You make a persuasive case that under Steven Chu the Department of Energy shifted from a typical government agency to something like a venture capital firm. Let's talk about Solyndra, the failed solar company and $500 million black eye for the Recovery Act, and the Department of Energy. Was Solyndra an outlier?
Grunwald: It wasn't an outlier and it wasn't a scandal. It was a loan that went bad, something that happens to any lender. If the clean-energy loan program--which was created during the Bush administration to encourage investment in innovative green enterprises--had a perfect record, that probably would indicate it was making overly conservative loans that didn't require public assistance.
A few reminders about Solyndra: It was an incredibly innovative company with an entirely new approach to solar, and it attracted $1 billion in private capital. The Bush administration selected it from among 143 applicants for the program's first loan; it didn't quite get completed before Bush left office, but it was at the top of the pile when Obama took over, and Republican investigators found nothing in the 300,000 pages of documents they subpoenaed to suggest there was anything hinky or political about the decision to award the loan. The company had an impressive customer list, from Frito-Lay to Southern California Edison, and its revenues were soaring when it failed. Its problem was a spectacular drop in solar prices, which was terrible for its business model as a manufacturer, but great for the U.S. solar industry, which has increased installations 600 percent since the stimulus passed.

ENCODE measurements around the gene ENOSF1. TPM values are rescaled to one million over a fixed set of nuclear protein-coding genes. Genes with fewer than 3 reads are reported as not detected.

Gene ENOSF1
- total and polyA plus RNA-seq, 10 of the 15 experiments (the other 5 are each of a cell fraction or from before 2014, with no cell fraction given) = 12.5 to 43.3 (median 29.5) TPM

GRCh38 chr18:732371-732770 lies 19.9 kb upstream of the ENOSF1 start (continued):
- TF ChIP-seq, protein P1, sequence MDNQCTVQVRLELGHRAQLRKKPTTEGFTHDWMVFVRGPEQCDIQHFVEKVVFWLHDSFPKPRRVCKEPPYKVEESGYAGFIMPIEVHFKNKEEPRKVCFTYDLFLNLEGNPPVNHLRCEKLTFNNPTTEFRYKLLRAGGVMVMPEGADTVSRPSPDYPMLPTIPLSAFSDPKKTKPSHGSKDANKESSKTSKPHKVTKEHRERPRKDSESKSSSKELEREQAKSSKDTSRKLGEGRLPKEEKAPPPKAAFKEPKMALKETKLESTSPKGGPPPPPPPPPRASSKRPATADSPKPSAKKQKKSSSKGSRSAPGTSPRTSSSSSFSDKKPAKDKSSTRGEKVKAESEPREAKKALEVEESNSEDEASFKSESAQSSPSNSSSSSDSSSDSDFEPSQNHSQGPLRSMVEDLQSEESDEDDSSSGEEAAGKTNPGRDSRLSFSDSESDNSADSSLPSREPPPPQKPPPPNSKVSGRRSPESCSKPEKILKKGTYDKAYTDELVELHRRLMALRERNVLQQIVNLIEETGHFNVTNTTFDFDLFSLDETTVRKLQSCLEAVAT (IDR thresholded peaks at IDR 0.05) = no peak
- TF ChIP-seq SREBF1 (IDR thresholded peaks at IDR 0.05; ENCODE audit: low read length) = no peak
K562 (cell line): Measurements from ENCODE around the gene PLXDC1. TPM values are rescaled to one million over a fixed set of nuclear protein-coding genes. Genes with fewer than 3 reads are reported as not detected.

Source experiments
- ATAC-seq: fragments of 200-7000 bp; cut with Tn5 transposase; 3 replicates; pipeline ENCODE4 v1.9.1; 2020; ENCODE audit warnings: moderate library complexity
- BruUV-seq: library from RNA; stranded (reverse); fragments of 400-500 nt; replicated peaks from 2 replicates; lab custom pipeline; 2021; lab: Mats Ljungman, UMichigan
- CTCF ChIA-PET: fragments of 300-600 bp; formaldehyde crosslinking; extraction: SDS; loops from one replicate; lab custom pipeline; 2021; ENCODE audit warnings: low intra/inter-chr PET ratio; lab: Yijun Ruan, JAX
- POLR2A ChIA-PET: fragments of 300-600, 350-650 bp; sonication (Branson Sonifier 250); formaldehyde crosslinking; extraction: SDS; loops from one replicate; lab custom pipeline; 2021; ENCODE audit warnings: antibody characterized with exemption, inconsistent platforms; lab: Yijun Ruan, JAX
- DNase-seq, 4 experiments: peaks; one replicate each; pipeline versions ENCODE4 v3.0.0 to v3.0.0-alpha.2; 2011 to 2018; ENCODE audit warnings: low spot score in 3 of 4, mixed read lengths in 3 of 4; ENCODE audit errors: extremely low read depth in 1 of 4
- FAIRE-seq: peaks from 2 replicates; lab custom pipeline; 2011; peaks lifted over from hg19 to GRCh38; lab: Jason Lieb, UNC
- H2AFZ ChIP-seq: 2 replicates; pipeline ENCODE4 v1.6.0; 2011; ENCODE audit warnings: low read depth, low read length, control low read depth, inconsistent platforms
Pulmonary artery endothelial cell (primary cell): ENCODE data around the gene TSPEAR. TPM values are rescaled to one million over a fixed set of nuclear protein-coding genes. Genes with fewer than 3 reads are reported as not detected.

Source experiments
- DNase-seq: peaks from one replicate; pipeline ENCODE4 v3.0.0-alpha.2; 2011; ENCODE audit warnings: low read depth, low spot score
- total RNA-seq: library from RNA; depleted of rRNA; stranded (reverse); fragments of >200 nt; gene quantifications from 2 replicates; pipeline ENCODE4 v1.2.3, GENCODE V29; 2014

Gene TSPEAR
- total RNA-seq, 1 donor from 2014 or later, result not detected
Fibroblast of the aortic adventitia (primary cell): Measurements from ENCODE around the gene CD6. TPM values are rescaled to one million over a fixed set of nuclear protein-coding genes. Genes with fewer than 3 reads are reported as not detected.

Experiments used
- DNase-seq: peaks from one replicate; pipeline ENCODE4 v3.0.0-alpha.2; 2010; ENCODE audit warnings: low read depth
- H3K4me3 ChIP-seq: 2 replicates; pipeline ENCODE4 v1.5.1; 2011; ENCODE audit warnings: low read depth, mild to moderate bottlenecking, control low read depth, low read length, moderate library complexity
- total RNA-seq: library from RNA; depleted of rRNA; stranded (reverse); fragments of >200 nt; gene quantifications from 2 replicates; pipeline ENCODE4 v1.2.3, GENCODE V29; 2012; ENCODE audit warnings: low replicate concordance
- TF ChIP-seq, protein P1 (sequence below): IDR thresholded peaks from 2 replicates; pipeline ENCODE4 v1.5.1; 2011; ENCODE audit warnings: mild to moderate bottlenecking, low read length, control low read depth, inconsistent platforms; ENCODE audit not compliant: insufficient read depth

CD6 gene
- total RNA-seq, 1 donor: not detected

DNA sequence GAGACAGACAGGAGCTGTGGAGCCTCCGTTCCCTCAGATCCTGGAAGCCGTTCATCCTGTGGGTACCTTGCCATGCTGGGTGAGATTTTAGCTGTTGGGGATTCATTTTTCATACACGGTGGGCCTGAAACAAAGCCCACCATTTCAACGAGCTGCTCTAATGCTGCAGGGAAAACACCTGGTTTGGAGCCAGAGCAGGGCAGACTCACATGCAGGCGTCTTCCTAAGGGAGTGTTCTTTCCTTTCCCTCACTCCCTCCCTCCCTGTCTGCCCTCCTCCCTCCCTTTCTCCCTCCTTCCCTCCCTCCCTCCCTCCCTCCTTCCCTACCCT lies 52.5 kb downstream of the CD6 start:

Again, it was inevitable that some of these loans would fail; as one White House official pointed out to me, some students who get Pell Grants end up drunks on the street. But it's not like the Obama administration just invested in Solyndra. A review led by John McCain's finance chairman found that overall, the $40 billion loan portfolio is doing fine; it's got reserves to cover half a dozen Solyndra-style failures, and it's financing the world's largest wind farm, a half dozen of the world's largest solar farms, America's first cellulosic biofuel refineries, and much more. The larger point is that the stimulus isn't really picking winners and losers in the traditional sense; it's picking the game of clean energy, and financing thousands of different entrepreneurial and technological approaches to the problem, so that the market can pick the winners and losers. For example, the stimulus created a domestic advanced battery industry for electric vehicles from scratch, financing 30 different factories, a classic case of industrial policy. But it also financed all kinds of biofuels that will compete with electric vehicles, and more fuel-efficient internal combustion engines, and research into lightweighting, and so forth.
The larger goal is to reduce our dependence on foreign petro-thugs, our carbon emissions, and our vulnerability to price shocks, while creating millions of jobs in new industries of the future. There ought to be great debates about that. But we've been stuck in an imaginary debate about crony capitalism and waste.